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Jul 31 2013

The ‘most transparent administration ever’ strikes again

According to ProPublica:

Soon after taking office, President Obama pledged to open a new inquiry into the deaths of perhaps thousands of Taliban prisoners of war at the hands of U.S.-allied Afghan fighters in late 2001.

Last month, the White House told ProPublica it was still “looking into” the apparent massacre.

Now it says it has concluded its investigation – but won’t make it public.

The investigation found that no U.S. personnel were involved, said White House spokeswoman Caitlin Hayden. Other than that, she said, there is “no plan to release anything.”

She declined to answer the following lingering questions:

  • What was the scope of the investigation? …

  • Did the investigation cover the allegations, reported in the New York Times, that Bush administration officials had discouraged inquiries by the FBI and State Department?
  • Did the U.S. help with related inquires by the U.N. or the Afghan government? …
  • Did the new investigation cover revelations that graves were disturbed and evidence removed as late as 2008? …

A parallel investigation began by the Senate Foreign Relations Committee in 2010 also never made headway. The committee staffer leading that investigation was former CIA officer John Kiriakou, who is currently serving time in federal prison for revealing the name of an undercover officer to a reporter.

In letters from prison to ProPublica and an interview published recently in Salon, Kiriakou said that Secretary of State John Kerry, who was then chairman of the committee, personally called off the investigation. The State Department declined to comment, but a former Senate aide to Kerry called Kiriakou’s account “completely fabricated.”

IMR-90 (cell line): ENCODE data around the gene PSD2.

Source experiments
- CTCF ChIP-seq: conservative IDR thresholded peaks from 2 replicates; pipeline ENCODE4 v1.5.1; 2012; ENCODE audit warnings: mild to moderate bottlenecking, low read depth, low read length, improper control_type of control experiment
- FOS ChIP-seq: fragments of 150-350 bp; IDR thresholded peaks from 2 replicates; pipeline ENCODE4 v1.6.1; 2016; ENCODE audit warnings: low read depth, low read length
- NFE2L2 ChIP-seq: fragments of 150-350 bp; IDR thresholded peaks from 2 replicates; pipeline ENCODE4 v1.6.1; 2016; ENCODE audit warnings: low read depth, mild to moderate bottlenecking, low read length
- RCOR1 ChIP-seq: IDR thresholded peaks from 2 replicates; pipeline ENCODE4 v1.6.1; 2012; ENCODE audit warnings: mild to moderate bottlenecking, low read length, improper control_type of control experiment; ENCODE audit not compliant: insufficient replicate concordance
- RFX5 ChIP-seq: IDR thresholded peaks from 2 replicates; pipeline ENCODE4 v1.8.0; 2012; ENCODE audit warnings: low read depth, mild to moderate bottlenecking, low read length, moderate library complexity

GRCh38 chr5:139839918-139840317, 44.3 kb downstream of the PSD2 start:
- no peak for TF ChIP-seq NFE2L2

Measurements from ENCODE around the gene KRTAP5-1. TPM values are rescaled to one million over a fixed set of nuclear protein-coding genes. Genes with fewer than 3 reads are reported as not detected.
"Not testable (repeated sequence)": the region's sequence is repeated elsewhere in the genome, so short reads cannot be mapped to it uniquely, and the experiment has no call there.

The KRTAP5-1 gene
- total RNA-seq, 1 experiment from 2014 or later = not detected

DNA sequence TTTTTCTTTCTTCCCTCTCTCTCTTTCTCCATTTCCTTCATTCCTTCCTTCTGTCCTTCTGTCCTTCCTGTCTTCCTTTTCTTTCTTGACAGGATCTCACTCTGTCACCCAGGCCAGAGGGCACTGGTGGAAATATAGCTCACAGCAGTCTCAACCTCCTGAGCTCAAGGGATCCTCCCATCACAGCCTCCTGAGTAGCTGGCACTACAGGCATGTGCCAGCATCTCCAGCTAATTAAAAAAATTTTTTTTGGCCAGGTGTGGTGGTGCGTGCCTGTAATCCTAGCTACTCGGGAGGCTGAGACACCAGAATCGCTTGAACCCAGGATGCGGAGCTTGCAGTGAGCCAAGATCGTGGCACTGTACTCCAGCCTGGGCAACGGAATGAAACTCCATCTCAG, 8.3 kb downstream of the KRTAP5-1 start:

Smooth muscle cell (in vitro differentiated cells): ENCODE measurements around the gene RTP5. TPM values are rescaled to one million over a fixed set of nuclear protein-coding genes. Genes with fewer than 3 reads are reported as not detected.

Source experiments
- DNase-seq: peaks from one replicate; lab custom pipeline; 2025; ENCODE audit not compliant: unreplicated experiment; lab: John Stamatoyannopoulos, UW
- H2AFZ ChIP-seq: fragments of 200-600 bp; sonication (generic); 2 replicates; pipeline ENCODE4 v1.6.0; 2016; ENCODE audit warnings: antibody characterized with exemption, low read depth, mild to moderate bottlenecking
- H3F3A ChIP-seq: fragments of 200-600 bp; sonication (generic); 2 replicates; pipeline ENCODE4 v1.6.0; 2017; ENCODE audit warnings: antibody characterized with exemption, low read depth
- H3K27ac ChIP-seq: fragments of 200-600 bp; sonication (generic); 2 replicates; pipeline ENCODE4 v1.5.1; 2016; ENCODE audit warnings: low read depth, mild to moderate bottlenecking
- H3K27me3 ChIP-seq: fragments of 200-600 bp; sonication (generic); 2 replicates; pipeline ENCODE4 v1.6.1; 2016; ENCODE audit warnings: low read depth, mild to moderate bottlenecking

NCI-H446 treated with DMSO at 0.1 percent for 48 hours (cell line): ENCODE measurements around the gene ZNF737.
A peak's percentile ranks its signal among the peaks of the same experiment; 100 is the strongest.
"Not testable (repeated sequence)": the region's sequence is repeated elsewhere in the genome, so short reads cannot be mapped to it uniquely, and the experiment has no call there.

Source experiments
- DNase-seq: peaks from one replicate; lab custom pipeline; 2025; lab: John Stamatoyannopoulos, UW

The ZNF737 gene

So that’s all right then. We know that this government always tells the truth so there is no need for us to get pesky details.

Xeni Jardin says that that august institution of higher learning MIT seems to be following the Obama administration’s lead. It investigated itself and issued a report clearing itself of any wrongdoing in the death of Aaron Swartz. But at least they released the report.

1 comment

  1. 1
    Marcus Ranum

    Sgt Robert Bales – who shot down 19 Afghani civilians – got 20 years, with what looks like (we’ll know this month) possible parole in 10.
    The “Kill Team” crew – who killed 3 Afghani civilians for fun, mutilated the corpses and photographed themselves with them – one got a life sentence (with possible parole in 10) another got 10 years (possible parole in 5) and another 7 years… Etc.
    The cobra gunship crew that gunned down the Reuters news team was magically never identified because the US army apparently doesn’t actually track which highly trained expert was flying which multimillion-dollar war machine on a day that thousands of rounds were expended at civilians…
    There are all the deaths of 100+ taliban (and other civilians who were captured, awaiting interrogation*) attempting to escape in Mazar-e-sharif — which we know now was a fairly reasonable thing for them to try to do because they faced torture and possible death, anyway.
    etc. etc. etc.

    The upshot appears to be that you may as well kill whoever the fuck you want, as long as you don’t leak anything that might embarrass the establishment. Hell, you can loot the financial system, lie to your brokerage clients and lending clients, and you won’t get a slap on the wrist – you’ll get a job as attorney general or head of the SEC.

    This county is some fucked up shit.

    (* CIA goon Johnny Micheal Spann, the first US paramilitary killed in Afghanistan, was one of the killed in the uprising. You gotta wonder why they went out of their way to get the CIA interrogator, huh?)

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